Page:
• Many hospitalizations and deaths: A 2004 study found that more than 200,000 people are hospitalized each year for respiratory and heart conditions and illnesses associated with influenza virus infections, and that this figure has generally been increasing over time.1 The U.S. Centers for Disease Control and Prevention (CDC) estimates that more than 36,000 flu-related deaths occur each year.2 Common pneumococcal diseases—including pneumonia, bacteremia, and meningitis—kill approximately 4,800 people each year.3
  • Effective vaccines available: Vaccines (administered annually for the flu and once every 5 years for pneumococcal diseases) can be highly effective in preventing the conditions, and in reducing the risk of hospitalization or death from them. Vaccinations are especially important in high-risk populations, such as those over the age of 65 years old and younger individuals with chronic diseases or other risk factors.
    • Flu vaccine: The effectiveness of the flu vaccine varies from year to year, but in those years when vaccine and virus strains are well matched, it can reduce the risk of flu by 70 to 90 percent in healthy adults. Although less effective in warding off the flu in elderly persons and very young children, the vaccine can still prevent serious complications in these groups. In fact, the vaccine is 30 to 70 percent effective in preventing hospitalization in the elderly not living in chronic care facilities, and among those living in nursing homes, it is 50 to 60 percent effective in preventing hospitalization or pneumonia and 80 percent effective in preventing death from the flu.4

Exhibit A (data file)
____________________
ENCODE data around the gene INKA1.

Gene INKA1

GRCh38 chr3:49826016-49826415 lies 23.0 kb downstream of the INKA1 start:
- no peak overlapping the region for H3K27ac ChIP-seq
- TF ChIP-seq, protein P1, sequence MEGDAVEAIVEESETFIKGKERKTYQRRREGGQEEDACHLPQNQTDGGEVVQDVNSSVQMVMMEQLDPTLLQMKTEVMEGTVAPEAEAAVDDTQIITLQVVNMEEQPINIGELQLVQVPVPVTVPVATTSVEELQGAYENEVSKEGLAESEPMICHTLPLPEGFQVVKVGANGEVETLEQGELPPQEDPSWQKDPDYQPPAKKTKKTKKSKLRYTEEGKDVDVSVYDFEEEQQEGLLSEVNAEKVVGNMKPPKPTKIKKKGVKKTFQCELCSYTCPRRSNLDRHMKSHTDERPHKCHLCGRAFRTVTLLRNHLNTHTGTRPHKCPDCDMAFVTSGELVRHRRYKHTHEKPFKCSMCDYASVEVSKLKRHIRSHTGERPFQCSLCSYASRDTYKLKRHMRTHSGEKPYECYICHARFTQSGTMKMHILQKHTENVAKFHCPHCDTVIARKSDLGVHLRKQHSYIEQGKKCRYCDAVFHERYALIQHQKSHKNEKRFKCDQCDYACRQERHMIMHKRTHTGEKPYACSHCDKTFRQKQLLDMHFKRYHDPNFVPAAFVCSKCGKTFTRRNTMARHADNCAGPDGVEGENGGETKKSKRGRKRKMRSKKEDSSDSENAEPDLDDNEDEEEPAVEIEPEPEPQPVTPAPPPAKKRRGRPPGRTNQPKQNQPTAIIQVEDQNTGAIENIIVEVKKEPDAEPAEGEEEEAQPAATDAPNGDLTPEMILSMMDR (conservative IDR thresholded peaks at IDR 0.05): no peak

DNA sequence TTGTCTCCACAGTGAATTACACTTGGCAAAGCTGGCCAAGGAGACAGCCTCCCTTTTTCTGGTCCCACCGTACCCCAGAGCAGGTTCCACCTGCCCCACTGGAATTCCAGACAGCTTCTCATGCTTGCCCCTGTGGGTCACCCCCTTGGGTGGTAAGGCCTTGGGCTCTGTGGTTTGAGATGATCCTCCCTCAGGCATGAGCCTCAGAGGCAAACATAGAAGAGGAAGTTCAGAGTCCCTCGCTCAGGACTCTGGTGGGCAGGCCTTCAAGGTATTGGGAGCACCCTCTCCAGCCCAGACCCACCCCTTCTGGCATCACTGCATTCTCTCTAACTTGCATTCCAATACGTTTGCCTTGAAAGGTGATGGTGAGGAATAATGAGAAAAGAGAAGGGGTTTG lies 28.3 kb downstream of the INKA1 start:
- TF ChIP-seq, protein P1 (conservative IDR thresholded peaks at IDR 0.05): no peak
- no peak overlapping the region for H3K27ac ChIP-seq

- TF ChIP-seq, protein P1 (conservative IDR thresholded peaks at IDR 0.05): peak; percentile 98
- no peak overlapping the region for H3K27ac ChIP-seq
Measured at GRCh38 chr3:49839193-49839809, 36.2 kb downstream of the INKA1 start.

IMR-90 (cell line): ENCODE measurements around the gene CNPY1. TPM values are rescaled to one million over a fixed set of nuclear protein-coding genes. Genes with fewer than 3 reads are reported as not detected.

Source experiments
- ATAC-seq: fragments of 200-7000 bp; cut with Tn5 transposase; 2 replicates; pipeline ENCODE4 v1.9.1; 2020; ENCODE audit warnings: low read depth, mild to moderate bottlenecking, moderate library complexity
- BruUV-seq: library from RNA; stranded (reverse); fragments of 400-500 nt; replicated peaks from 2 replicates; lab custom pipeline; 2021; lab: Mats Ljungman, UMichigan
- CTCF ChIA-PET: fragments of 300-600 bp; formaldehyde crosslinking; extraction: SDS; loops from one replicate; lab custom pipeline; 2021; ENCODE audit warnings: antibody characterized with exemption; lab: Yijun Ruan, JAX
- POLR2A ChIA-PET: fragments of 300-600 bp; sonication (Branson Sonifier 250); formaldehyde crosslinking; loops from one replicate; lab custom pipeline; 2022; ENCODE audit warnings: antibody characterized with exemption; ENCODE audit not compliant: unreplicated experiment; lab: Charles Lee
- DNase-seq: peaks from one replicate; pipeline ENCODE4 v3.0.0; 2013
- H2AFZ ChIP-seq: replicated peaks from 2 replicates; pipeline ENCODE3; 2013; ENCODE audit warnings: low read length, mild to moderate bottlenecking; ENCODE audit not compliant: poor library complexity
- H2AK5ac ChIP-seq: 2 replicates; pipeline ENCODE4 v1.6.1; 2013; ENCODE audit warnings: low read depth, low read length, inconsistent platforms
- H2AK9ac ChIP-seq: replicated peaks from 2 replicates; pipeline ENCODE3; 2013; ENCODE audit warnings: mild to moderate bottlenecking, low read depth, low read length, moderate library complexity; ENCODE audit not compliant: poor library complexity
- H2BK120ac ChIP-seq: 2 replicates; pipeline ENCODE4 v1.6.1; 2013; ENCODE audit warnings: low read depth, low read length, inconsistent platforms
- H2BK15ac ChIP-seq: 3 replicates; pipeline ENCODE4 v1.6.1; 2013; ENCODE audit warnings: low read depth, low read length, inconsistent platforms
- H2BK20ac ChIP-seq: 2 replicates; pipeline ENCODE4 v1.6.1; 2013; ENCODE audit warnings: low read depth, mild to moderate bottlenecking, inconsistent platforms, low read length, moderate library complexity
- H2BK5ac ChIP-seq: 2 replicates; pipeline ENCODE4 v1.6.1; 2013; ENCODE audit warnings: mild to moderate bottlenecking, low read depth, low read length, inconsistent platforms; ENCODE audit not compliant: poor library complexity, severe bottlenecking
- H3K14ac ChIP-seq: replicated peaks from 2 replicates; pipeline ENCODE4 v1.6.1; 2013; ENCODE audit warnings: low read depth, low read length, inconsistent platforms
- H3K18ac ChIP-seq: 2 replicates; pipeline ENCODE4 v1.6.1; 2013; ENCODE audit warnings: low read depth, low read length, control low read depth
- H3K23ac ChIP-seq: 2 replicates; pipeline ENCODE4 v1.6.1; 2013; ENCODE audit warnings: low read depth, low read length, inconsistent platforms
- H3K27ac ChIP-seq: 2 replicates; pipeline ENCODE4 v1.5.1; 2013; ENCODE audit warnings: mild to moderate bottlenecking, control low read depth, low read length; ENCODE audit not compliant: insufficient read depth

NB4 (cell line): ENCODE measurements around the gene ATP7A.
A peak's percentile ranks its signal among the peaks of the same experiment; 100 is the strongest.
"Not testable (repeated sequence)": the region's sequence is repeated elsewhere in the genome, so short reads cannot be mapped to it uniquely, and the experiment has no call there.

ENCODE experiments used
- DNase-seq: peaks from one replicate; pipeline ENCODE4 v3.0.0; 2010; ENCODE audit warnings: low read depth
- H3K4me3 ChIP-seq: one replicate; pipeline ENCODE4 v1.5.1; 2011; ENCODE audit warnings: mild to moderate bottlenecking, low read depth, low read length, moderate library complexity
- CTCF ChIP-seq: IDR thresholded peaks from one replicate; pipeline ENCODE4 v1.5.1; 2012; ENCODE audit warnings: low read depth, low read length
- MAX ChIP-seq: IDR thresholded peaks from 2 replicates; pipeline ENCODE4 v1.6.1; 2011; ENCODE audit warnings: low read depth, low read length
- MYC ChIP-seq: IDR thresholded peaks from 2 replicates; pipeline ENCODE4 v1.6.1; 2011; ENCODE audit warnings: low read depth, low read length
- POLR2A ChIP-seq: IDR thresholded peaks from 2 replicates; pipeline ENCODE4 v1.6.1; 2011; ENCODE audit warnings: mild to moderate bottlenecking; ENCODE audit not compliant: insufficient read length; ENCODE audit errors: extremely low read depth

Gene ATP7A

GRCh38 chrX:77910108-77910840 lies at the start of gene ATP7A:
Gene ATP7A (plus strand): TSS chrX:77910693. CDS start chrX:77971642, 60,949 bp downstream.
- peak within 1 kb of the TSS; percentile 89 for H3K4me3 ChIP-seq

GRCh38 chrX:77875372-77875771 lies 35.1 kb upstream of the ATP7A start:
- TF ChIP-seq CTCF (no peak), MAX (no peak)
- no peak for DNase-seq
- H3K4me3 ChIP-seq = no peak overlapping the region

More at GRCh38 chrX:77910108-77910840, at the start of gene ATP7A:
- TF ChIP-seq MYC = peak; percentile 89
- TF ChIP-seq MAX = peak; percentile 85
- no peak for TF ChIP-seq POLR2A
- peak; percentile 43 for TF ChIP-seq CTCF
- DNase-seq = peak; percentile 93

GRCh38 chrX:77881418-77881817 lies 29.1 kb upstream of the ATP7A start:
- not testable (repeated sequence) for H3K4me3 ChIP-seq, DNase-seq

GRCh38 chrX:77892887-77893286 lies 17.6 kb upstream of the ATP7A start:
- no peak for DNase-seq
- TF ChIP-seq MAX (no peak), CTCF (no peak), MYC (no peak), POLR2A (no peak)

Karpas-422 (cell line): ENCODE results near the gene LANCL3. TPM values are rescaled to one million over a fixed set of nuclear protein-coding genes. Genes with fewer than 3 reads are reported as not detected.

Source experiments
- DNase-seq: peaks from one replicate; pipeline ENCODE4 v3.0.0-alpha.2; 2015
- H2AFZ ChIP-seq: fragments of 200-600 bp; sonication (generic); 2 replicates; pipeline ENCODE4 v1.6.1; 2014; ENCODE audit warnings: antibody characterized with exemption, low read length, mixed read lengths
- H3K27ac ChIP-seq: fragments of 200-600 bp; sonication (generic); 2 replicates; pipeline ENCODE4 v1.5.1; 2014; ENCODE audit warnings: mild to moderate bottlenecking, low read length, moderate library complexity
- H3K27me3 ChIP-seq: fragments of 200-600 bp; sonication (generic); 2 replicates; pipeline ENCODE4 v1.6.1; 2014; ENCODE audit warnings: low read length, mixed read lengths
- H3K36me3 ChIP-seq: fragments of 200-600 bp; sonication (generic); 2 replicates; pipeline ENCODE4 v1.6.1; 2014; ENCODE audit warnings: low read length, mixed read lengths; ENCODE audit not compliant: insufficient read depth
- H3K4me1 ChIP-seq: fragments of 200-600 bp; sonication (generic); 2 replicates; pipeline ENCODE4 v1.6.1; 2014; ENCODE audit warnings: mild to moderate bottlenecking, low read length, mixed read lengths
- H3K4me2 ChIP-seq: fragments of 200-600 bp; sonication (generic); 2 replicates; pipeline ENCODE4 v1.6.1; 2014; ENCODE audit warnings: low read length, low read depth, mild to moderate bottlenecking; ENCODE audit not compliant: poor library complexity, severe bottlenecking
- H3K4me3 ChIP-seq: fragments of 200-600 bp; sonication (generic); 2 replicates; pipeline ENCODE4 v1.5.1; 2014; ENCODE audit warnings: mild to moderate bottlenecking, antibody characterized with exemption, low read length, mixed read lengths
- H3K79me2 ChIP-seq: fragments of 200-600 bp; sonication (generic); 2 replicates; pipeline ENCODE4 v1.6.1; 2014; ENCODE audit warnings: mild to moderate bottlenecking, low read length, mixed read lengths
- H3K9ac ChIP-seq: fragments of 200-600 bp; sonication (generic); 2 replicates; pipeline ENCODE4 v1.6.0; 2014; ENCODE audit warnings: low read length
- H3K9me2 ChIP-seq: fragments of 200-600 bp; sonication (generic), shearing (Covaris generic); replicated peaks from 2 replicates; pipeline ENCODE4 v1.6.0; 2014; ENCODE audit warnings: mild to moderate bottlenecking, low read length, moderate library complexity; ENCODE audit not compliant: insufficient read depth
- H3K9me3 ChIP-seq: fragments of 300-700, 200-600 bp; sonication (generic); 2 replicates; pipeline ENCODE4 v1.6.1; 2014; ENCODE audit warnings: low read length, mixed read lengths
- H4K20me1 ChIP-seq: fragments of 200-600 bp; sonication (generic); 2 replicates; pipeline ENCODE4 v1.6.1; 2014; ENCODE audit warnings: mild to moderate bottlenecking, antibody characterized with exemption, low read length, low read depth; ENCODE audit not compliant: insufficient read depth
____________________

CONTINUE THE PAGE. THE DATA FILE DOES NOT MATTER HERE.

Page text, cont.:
• Pneumococcal vaccine: The pneumococcal vaccine is 60 to 80 percent effective in preventing pneumococcal disease in targeted populations.5 Antibiotics have historically been highly effective in treating pneumococcal disease, but growing resistance to these drugs has limited their usefulness, making vaccination of high-risk groups even more important.